The Australian Greens Leader, Senator Christine Milne, addresses the Senate in response to a statement issued by the Prime Minister on national security.
Senator MILNE: I rise to take note of the Prime Minister's statement to the parliament today on national security. Australian troops have now been deployed to a new war in Iraq. Young men and women have been asked to put their lives on the line for this country. And at the very least, this parliament ought to be able to explain to them why we are doing it.
What is the purpose of this new war in Iraq? Why is it in Australia's best interests to participate in a military engagement in Iraq? For how many years will we be back in the Middle East? Will we be constrained to just being in Iraq, or will this blow over into Syria? What is the long-term plan?
There are no answers to these questions. All we have seen is mission creep. We had the Prime Minister commit Australia to following the United States into a new war in Iraq, blindly following the United States from day one. We were the first country there saying, 'We are with you with the bombing raids, we are the first country to do it,' with no defined objective and no defined statement of what success would look like.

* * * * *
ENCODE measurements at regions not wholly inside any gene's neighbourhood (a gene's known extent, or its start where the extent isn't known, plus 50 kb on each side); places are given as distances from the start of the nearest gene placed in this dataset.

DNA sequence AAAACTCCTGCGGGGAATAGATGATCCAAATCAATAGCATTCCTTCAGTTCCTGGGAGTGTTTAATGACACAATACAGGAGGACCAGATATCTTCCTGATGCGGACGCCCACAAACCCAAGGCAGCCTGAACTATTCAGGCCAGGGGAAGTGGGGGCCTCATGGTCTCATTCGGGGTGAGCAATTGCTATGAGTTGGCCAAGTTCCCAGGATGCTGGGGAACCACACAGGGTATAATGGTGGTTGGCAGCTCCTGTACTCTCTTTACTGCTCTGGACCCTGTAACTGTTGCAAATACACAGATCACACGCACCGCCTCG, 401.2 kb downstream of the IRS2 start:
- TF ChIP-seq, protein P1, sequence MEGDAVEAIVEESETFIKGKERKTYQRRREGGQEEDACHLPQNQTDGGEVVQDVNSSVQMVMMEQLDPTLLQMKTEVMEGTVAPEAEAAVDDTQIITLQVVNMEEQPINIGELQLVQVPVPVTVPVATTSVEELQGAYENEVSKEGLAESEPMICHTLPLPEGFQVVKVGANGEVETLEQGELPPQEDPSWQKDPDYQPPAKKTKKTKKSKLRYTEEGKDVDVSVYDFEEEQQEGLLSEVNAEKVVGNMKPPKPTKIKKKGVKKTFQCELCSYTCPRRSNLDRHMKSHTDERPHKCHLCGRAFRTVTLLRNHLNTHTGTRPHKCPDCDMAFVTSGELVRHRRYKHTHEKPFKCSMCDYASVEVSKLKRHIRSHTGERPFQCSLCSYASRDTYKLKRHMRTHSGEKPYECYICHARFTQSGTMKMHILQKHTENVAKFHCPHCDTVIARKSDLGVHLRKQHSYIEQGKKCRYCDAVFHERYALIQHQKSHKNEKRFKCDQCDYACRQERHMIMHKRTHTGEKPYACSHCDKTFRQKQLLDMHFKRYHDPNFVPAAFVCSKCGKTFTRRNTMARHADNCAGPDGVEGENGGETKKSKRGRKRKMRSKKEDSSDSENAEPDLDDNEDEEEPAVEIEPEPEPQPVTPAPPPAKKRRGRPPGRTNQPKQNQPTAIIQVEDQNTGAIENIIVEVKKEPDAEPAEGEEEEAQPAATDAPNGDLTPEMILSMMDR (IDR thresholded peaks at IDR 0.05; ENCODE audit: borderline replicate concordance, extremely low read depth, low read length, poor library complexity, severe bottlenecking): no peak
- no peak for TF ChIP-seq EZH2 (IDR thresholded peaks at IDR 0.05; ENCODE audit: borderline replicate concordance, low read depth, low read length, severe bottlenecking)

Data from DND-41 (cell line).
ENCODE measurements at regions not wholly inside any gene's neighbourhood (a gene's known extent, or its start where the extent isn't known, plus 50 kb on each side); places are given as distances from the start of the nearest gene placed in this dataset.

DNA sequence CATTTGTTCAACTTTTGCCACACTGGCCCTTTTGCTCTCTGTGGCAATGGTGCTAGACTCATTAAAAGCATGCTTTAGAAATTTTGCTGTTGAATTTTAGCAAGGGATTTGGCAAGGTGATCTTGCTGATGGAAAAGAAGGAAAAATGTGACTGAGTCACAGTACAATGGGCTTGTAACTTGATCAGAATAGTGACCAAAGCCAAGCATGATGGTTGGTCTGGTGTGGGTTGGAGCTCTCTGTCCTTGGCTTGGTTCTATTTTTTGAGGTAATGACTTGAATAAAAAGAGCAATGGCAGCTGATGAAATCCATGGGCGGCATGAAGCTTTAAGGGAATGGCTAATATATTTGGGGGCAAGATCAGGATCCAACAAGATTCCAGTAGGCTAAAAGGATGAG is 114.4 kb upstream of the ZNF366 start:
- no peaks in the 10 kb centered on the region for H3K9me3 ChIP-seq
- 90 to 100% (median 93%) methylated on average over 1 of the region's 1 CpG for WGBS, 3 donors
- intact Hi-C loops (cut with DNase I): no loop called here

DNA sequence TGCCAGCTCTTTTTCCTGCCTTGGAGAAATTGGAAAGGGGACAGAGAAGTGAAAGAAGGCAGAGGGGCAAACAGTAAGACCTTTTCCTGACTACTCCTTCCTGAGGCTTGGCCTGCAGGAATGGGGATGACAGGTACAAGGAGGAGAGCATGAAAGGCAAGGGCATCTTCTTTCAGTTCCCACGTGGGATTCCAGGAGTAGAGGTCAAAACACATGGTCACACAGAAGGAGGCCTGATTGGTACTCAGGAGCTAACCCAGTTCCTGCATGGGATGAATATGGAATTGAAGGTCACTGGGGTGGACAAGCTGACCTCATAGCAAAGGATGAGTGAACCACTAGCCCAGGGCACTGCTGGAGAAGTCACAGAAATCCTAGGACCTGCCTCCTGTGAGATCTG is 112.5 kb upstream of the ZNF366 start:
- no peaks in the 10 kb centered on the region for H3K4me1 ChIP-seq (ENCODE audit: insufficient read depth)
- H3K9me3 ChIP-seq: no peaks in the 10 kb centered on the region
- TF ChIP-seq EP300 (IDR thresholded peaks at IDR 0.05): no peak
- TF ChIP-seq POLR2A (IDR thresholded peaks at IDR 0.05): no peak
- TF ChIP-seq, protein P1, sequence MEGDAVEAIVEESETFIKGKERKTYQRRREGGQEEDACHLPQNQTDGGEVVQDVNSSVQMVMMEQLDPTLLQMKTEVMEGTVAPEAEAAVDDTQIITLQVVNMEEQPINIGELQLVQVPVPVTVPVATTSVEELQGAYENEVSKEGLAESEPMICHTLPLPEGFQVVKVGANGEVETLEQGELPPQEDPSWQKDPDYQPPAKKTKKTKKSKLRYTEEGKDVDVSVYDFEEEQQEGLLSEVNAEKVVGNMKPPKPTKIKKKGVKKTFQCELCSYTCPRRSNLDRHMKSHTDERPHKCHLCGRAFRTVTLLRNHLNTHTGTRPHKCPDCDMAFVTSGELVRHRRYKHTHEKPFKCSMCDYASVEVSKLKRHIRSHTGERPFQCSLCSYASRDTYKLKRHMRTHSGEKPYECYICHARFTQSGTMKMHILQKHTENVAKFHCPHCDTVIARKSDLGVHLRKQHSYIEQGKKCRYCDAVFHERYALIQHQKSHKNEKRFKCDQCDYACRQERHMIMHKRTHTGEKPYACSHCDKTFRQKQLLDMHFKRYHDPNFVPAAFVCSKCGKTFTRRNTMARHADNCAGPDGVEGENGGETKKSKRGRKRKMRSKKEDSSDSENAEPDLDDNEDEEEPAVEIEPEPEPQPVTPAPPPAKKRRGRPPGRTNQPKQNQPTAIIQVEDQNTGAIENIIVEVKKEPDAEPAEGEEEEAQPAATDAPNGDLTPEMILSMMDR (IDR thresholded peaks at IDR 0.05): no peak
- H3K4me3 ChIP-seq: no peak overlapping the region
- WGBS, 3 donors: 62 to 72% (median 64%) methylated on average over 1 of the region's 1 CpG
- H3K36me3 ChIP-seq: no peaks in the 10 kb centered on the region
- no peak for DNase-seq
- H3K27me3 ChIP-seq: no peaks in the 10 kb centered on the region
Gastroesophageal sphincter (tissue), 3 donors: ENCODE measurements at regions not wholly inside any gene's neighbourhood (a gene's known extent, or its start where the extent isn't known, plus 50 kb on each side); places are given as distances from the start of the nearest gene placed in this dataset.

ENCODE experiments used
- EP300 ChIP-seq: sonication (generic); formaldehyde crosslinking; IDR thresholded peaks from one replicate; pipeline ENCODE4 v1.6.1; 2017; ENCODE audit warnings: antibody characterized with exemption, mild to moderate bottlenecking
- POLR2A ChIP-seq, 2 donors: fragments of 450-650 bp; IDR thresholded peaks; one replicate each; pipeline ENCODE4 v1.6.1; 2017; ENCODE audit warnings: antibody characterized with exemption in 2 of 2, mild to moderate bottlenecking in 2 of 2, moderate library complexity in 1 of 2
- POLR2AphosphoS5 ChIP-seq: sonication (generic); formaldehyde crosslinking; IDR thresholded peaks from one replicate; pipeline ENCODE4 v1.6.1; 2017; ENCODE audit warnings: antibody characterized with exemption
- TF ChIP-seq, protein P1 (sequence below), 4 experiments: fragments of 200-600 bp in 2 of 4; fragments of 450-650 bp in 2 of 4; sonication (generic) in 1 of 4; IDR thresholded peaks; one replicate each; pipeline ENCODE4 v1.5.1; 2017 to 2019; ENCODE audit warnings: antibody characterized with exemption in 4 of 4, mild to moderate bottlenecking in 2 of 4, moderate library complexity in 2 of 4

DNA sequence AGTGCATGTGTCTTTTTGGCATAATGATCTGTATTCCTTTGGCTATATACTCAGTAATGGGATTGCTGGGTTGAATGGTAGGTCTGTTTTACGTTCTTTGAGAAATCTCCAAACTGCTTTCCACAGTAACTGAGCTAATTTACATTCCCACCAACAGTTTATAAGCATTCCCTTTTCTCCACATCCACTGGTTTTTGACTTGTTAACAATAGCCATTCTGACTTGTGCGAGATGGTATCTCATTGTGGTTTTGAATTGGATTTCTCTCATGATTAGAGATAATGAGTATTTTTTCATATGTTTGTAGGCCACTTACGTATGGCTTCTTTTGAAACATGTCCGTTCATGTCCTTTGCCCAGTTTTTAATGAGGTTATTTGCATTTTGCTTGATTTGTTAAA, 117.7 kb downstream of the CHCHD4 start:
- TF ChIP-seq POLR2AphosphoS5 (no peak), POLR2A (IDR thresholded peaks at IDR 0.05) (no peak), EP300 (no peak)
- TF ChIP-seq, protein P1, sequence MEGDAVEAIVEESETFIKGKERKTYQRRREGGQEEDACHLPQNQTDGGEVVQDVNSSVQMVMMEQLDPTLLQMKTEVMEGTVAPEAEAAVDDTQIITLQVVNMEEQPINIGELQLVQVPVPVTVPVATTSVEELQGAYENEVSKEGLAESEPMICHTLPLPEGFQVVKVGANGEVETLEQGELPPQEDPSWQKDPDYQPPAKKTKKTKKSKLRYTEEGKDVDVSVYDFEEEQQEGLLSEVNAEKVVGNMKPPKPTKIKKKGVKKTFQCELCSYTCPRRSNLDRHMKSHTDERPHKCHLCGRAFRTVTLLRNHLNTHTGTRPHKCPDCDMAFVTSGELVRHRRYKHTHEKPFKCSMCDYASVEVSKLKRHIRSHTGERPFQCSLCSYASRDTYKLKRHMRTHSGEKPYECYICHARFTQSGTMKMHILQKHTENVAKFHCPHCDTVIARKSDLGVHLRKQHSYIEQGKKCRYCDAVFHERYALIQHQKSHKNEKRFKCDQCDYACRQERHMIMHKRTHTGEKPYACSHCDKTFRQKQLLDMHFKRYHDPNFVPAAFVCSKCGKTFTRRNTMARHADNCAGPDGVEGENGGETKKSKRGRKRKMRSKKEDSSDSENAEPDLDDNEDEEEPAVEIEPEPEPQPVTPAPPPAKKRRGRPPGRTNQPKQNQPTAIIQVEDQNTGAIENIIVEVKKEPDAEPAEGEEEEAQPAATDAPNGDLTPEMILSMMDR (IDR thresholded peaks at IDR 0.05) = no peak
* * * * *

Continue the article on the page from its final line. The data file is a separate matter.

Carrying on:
The shift has been immense. First of all, we were going to Iraq to disrupt and destroy ISIL. We were going to destroy ISIL. That has now been changed. Since we have deployed our young men and women, we are now going to disrupt and degrade the ISIL movement. But everybody knows that you cannot disrupt and degrade ISIL if you are only in Iraq because they will retreat from Iraq and regroup in Syria. So you are buying into a conflict that includes at least Syria, if not more countries.